Early involvement in production processes
The new training concept at MWM is taking an unusual path – departing from traditional classroom instruction and moving towards self-directed learning and cooperative support of the trainees among themselves. Today, rather than having to learn content by rote according to training directives, young people at MWM are encouraged to show initiative and a willingness to achieve - important prerequisites for the new concept that places an emphasis on dynamic acquisition of knowledge by the learners themselves.
"Only those who take on responsibility early during training and learn to create quality can also develop a quality awareness for their work", of this Manuel Sauter, Head of Industrial Apprenticeship at MWM, is certain.
Learning in Practice for Real-Life Conditions
That is why there is a clear practical focus in the teaching of knowledge. Already in the first year, commercial and technical trainees (industrial mechanics and mechatronics technicians) are involved in real work processes in the field of production and assembly of gas engines. The head of training knows that by working on real projects, the motivation of the trainees is vastly different than if they were preparing so-called "sample workpieces".
In this, the learners set their own learning pace, and group work and mutual support are especially important. Developing a sense of ownership at an early stage is intended to not only qualify them from a technical standpoint but also prepare them for constantly changing (work) situations in which they will be required to flexibly solve tasks and problems.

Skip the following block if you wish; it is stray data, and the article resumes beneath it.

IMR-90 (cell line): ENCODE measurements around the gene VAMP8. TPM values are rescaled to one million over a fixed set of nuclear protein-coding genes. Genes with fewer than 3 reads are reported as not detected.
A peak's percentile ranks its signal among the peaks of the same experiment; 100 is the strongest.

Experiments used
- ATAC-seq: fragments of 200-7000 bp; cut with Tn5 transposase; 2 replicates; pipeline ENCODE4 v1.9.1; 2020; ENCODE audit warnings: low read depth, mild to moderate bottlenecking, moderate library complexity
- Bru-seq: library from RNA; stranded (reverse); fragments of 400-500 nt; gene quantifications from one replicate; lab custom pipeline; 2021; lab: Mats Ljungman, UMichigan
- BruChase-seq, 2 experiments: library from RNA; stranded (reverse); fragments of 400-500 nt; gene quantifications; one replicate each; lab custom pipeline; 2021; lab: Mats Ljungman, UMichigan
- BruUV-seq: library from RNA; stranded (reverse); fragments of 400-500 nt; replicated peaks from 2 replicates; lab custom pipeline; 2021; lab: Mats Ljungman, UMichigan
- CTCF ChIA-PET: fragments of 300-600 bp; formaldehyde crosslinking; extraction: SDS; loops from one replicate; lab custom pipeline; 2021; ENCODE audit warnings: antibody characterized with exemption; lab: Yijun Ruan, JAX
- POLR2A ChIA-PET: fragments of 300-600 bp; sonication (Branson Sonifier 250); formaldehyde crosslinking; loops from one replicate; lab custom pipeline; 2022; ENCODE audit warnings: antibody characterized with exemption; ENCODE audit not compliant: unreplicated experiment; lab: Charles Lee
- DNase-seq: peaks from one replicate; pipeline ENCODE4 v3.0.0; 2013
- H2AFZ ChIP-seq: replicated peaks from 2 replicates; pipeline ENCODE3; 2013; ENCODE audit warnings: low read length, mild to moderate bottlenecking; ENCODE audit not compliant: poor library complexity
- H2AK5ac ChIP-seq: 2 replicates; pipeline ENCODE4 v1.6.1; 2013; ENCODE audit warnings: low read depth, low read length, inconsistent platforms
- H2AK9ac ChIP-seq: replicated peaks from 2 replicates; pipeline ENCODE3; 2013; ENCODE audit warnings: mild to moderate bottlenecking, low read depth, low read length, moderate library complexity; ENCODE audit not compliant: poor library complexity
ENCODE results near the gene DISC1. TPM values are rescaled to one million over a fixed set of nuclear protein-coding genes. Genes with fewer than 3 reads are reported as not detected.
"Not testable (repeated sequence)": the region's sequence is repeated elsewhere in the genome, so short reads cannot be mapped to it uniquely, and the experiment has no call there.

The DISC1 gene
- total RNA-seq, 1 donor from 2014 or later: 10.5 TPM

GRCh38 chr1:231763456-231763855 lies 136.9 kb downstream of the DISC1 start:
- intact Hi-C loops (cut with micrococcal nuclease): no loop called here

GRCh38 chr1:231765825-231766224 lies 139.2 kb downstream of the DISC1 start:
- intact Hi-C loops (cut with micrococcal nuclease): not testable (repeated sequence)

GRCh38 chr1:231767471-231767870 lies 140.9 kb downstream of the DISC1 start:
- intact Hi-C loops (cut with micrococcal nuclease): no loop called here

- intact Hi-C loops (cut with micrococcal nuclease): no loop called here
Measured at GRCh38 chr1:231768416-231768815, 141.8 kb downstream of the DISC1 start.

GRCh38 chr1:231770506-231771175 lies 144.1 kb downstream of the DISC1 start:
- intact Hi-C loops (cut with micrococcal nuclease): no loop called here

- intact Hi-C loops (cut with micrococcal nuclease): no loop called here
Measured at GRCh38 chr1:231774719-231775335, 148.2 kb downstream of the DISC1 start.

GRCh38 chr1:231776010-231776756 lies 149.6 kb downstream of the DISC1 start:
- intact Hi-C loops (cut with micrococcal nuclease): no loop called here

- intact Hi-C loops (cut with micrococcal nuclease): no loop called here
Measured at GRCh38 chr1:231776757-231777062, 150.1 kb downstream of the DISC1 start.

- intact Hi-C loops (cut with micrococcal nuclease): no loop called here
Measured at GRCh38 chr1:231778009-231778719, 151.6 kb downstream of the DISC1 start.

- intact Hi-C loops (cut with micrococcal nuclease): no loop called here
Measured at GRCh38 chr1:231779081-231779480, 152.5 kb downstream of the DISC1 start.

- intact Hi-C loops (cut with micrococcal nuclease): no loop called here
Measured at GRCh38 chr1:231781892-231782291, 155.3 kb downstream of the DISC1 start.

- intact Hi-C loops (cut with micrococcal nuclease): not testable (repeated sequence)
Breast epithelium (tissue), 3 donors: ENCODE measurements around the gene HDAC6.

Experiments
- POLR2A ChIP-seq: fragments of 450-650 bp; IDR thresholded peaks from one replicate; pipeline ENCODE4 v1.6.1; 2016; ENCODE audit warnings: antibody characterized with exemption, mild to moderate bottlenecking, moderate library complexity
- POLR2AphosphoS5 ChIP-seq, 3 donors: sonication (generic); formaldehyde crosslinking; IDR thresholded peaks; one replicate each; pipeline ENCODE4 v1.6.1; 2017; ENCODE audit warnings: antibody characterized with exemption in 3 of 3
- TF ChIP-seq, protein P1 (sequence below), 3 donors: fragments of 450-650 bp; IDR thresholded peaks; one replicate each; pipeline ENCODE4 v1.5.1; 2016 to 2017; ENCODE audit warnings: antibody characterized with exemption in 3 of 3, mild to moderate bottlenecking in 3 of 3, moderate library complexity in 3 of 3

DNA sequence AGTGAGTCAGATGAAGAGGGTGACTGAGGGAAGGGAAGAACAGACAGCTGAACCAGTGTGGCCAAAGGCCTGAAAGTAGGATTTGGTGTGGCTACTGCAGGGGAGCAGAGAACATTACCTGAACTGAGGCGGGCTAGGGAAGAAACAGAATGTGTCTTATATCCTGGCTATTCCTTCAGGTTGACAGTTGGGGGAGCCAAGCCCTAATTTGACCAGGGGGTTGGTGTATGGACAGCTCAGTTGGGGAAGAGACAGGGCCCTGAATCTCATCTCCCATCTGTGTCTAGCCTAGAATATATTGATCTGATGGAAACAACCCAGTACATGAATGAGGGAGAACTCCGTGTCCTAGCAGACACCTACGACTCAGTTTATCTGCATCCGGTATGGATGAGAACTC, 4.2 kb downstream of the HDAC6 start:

Individually Promoting and Challenging Talent
In the training center in the Mannheim headquarters, there are up to four learning modules that the trainees can complete. Units 1 and 2 are obligatory for all commercial and technical trainees, and Units 3 and 4 are geared to the requirements within the technical departments.
In the approx. 1-week learning modules in groups between 10 and 12 participants, first the theoretical fundamentals of each module are learned, then they are applied in practice. In the training center, the trainees also work under real conditions, as from the outset it was designed for the training of employees, customers and their employees or dealers. Here regular seminars are offered for further qualification. During the seminar planning, the training modules of the trainees are also taken into consideration.
Preparing Trainees – Step by Step
The first module (Step I) involves core qualifications in technical physics and natural science fundamentals of engineering. Building on these basics, the second module (Step II) provides specialized instruction in product-related engine technology for gas engines. Module 3 (Step III) teaches the required procedures for service and preventive maintenance of machines and systems, which puts the practical work with MWM products into focus. In this process, trainees are guided by qualified trainers.
The trainees acquire the theoretical fundamentals of the curriculum units in the training center using state-of-the-art learning and presentation systems.
"Regardless of which training you have chosen, during the trainee program you will learn and apply technical knowledge, gain trust in your own abilities and in others' and quickly become integrated in a team", the responsible trainers Günter Tomiczek and Werner Schlenker both agree. The last module (Step IV) deals with interdisciplinary and product-related systems technology. Here the participants become immersed in control, regulation and monitoring of genset operations.
Jürgen Bauer, head of the Mannheim Training Center, explains the training concept as follows: "First the theoretical fundamentals are taught, then we will apply them in practice. After developing a skill set in core and specialized qualifications, we send the trainees to the individual technical departments, where concepts are solidified in practice."
The requirements for the trainees and thus also for the training itself are constantly increasing in the course of globalization. With the new training concept, which places an emphasis on market needs, practical work and requiring young people to take early responsibility, MWM is rising to the challenge of preparing qualified employees for the future. With the beginning of the new training year in September 2013, MWM GmbH is employing 47 commercial and technical trainees in all four apprentice years.
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